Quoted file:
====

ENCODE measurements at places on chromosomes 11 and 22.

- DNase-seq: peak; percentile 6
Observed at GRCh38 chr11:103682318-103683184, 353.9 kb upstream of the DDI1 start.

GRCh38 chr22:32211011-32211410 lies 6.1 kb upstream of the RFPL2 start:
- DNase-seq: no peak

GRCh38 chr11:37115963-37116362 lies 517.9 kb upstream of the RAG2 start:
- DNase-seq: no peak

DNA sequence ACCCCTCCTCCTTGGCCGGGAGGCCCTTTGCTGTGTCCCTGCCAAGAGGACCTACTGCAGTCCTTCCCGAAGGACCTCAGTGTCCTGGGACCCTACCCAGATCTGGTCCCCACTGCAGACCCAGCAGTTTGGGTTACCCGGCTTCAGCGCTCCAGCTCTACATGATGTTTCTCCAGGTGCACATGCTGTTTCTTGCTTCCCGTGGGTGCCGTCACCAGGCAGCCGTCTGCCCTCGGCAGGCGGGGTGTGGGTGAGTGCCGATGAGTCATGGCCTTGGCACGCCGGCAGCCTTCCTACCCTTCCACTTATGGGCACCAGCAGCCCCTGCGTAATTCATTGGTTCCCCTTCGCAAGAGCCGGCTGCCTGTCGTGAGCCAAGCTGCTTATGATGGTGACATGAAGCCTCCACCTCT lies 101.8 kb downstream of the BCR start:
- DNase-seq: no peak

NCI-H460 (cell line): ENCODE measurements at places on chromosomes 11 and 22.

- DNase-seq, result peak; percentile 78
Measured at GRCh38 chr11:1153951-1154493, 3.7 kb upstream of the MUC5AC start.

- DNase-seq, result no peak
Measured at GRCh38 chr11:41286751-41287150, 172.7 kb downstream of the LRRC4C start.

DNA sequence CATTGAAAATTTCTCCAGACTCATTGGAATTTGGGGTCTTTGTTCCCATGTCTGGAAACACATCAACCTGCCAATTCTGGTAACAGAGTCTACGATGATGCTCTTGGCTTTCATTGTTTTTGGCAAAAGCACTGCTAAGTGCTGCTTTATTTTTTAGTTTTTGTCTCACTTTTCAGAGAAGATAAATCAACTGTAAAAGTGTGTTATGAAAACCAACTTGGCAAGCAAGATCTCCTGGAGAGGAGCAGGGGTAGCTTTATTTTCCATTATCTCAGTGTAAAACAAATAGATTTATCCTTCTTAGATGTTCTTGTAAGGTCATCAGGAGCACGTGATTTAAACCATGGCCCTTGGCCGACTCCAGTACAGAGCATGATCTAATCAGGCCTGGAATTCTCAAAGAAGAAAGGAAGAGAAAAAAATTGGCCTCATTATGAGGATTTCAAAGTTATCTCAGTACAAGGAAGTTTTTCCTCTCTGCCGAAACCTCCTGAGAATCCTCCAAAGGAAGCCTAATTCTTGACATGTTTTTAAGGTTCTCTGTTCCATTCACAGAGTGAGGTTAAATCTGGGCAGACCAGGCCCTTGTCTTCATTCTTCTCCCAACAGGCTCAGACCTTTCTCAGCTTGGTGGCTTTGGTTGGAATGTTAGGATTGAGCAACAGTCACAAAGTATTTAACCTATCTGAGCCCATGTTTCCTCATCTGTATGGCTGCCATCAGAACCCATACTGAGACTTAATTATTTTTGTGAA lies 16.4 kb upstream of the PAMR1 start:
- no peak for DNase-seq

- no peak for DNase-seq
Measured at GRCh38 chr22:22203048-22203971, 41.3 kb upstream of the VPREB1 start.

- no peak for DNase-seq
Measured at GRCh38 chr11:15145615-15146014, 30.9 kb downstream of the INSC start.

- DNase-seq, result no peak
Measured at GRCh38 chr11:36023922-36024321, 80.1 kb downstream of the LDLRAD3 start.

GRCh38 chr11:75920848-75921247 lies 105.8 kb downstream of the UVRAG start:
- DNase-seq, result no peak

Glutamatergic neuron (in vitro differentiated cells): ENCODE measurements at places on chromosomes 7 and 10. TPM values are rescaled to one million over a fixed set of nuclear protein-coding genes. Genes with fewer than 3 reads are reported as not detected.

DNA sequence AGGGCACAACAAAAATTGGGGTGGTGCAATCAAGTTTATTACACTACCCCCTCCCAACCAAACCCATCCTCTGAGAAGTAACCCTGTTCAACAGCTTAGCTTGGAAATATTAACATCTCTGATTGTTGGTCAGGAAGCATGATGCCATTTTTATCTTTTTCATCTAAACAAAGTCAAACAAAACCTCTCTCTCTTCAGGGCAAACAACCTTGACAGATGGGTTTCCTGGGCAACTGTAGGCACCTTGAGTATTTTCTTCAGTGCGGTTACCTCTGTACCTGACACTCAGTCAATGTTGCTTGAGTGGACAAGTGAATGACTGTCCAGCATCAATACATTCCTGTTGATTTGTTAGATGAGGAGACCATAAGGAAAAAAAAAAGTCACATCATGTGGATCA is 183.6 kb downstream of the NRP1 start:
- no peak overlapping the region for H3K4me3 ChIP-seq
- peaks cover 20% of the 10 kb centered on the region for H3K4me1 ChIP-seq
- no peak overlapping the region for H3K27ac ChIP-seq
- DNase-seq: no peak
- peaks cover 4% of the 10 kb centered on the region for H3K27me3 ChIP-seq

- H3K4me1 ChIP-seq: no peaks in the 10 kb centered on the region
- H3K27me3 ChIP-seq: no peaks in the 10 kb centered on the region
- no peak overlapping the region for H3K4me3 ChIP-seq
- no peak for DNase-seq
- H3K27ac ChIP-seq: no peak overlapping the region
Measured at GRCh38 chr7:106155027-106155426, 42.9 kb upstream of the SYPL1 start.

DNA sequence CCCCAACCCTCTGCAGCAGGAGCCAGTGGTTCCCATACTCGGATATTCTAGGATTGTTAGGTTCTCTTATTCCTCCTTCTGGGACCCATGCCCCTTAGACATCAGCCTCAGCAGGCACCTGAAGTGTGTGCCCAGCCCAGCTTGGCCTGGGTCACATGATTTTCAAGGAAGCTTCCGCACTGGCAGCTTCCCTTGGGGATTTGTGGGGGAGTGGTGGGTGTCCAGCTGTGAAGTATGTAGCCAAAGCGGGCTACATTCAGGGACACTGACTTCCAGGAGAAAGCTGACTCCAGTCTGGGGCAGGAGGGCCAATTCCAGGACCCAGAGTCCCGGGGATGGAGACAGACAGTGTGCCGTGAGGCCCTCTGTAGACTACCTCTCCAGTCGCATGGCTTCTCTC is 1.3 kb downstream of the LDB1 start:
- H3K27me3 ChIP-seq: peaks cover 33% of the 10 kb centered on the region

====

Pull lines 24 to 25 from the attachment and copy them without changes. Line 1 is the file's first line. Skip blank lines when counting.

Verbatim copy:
- DNase-seq, result no peak

Glutamatergic neuron (in vitro differentiated cells): ENCODE measurements at places on chromosomes 7 and 10. TPM values are rescaled to one million over a fixed set of nuclear protein-coding genes. Genes with fewer than 3 reads are reported as not detected.